Among the many encouraging changes taking place in D.C. in the first few days of President Joe Biden’s administration are the appointments to top positions at transportation agencies. Pete Buttigieg has shown himself to be a thoughtful and knowledgeable candidate for Transportation Secretary; other appointments will be explored by Streetsblog USA soon.
One of the very interesting appointments is of Steve Cliff, currently deputy executive officer with the California Air Resources Board, to head the National Highway and Traffic Safety Administration.
NHTSA is the agency charged with vehicle safety and design, including autonomous vehicle standards and fuel economy standards, among other things. NHTSA was the lead agency for the federal SAFE rule, which tried to remove California’s authority to set its own clean vehicle standards as well as to set new, less restrictive federal standards.
At CARB, Cliff has been in charge of California’s programs on reducing and regulating vehicle emissions and incentives for electrification of the fleet. He was at the center of California’s fight with the previous administration over vehicle fuel efficiency standards, and had a direct hand in successfully convincing several automakers to publicly agree to abide by California’s standards.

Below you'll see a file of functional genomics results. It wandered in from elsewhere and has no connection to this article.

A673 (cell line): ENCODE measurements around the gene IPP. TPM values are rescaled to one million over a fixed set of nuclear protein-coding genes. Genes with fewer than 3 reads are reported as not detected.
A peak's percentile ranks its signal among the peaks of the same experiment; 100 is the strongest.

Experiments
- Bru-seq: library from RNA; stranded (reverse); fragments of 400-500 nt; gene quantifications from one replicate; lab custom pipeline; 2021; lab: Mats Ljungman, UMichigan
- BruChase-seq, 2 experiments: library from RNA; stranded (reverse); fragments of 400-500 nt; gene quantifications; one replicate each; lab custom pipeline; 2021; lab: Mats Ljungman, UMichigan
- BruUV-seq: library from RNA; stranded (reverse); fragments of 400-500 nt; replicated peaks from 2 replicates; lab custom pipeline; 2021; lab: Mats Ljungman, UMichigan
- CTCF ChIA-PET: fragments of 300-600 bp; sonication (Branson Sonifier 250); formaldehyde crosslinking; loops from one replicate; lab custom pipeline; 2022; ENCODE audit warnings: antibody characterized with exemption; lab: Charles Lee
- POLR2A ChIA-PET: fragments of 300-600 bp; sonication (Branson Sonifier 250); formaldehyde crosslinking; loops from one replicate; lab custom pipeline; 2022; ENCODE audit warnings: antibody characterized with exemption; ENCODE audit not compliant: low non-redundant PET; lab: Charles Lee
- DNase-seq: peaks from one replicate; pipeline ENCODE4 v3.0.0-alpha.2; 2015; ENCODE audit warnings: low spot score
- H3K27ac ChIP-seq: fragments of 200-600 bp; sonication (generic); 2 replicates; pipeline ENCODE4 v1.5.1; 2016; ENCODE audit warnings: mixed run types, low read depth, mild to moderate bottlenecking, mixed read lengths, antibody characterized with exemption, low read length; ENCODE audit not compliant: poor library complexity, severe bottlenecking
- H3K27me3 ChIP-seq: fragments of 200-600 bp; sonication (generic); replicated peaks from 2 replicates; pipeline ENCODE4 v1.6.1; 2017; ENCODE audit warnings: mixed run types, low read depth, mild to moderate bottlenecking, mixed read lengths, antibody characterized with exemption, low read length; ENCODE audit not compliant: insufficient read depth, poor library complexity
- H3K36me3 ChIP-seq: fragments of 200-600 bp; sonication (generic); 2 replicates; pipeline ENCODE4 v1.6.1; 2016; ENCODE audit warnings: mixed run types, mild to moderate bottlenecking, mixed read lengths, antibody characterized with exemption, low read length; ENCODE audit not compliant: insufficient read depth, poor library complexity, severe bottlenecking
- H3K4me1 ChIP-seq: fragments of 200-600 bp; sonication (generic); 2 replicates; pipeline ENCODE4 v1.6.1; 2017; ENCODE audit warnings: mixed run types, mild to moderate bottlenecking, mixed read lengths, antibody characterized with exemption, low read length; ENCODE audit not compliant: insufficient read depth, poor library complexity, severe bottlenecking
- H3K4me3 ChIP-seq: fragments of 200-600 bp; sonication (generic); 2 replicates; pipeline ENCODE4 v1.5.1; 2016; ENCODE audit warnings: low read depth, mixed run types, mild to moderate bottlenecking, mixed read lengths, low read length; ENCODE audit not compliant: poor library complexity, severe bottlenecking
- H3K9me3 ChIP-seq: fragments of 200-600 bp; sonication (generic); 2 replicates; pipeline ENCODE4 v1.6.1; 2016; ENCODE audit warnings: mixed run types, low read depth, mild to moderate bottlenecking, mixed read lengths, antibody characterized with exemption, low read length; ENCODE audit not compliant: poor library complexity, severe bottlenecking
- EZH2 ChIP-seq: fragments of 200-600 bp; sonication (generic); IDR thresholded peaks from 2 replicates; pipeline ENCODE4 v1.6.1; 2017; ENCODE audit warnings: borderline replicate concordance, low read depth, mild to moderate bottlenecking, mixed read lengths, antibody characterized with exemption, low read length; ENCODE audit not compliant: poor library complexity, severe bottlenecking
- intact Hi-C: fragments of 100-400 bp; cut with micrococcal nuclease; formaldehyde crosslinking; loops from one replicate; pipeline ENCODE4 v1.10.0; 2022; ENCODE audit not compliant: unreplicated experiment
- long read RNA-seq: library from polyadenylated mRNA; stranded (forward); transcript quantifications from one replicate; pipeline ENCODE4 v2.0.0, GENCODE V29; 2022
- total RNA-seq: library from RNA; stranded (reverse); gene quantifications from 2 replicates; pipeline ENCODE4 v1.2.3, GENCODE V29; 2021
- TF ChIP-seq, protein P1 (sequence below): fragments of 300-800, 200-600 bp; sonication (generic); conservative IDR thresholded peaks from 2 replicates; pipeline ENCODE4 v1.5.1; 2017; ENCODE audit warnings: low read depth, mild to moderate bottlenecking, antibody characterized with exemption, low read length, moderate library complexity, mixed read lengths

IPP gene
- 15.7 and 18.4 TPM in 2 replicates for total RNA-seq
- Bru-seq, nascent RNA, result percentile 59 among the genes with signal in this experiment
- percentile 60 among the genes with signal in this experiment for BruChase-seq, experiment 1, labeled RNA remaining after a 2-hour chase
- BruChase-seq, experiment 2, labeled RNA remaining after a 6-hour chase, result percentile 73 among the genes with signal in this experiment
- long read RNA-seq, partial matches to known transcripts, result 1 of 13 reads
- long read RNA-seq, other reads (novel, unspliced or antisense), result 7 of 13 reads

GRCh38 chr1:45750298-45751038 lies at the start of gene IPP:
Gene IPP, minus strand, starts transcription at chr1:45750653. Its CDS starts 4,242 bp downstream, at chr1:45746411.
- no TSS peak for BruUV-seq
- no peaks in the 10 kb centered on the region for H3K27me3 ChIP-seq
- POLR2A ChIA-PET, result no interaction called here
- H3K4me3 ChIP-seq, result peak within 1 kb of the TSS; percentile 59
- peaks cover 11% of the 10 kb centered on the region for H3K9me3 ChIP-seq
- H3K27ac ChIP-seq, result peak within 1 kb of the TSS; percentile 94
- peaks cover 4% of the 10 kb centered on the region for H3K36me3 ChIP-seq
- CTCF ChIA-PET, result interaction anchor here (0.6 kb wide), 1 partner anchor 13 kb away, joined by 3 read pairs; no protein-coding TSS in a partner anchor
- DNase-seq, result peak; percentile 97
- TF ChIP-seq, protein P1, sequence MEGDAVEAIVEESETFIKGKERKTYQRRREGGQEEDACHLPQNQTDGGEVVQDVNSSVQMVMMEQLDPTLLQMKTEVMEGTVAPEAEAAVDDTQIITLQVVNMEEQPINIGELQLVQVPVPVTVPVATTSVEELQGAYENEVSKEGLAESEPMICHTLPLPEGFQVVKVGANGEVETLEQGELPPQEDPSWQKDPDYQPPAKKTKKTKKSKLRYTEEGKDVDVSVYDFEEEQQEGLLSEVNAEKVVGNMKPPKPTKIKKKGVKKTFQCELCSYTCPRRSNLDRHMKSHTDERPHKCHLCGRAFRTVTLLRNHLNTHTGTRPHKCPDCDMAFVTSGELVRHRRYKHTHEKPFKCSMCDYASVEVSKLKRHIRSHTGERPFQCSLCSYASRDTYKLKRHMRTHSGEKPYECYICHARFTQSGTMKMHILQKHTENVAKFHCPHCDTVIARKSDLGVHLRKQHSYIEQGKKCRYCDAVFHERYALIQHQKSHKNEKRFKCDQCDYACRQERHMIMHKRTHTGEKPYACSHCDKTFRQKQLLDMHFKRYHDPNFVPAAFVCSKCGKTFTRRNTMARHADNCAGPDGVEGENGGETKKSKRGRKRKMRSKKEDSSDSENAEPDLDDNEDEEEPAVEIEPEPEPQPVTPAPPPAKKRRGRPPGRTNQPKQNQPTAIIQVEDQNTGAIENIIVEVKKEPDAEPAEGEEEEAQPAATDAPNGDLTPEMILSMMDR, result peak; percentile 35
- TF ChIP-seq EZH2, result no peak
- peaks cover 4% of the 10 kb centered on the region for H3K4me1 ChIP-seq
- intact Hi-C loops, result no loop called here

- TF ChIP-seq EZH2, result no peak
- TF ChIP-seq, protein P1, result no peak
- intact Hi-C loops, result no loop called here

And now Cliff will be in charge of the agency that was fighting to roll back those standards.
It’s a strategic move that sends the unequivocal message that our new President is committed to incorporating environmental concerns in every corner of federal policy making.
At first glance, Cliff might seem an odd choice for the agency. He’s known as a climate/clean air expert, with a PhD in chemistry and a body of research on the effects on California’s air quality from particulate matter produced in China.
At CARB he oversaw all the programs aimed at cleaning up vehicle emissions, including catching emissions cheaters, protecting California’s right to set its own stricter vehicle efficiency standards, and getting automakers to agree to abide by California’s higher efficiency standards.
“Having someone at NHTSA that actually has that core vision of helping reduce emissions from vehicles is pretty historic and unprecedented,” according to Jared Blumenfeld, the Secretary of the California Environmental Protection Agency who worked at the US EPA under the Obama administration. “It’s an issue that’s not normally in that wheelhouse. It always felt like you had to drag NHTSA kicking and screaming to the table to do anything to reduce greenhouse gas emissions.”